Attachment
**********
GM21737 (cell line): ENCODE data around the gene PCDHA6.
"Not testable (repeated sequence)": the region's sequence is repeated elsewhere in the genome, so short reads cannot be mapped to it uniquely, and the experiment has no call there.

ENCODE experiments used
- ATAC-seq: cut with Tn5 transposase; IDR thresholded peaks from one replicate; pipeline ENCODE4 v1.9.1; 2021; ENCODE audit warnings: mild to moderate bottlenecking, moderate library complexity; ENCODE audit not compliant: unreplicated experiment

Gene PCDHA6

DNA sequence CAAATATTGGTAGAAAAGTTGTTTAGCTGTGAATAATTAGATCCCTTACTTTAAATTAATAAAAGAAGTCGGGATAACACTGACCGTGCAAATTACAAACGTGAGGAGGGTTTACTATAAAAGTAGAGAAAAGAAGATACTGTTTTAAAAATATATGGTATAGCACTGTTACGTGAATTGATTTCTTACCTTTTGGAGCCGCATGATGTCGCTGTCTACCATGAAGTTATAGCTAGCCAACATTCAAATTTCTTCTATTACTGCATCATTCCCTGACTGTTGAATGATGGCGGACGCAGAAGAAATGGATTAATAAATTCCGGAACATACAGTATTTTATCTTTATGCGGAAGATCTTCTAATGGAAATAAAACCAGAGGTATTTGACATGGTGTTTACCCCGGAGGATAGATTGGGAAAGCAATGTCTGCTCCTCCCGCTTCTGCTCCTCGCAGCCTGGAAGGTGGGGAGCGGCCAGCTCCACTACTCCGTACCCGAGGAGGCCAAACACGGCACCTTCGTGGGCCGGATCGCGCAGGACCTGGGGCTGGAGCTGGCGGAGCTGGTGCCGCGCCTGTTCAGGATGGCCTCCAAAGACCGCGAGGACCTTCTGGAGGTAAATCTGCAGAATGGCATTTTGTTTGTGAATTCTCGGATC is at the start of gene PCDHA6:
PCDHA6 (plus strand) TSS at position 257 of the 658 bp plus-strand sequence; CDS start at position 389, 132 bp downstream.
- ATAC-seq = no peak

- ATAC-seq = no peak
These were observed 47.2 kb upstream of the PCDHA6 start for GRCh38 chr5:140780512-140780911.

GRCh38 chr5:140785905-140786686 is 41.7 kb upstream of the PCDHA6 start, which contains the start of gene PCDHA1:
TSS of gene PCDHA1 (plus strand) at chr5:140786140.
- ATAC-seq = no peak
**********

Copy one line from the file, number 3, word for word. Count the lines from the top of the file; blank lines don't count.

ENCODE experiments used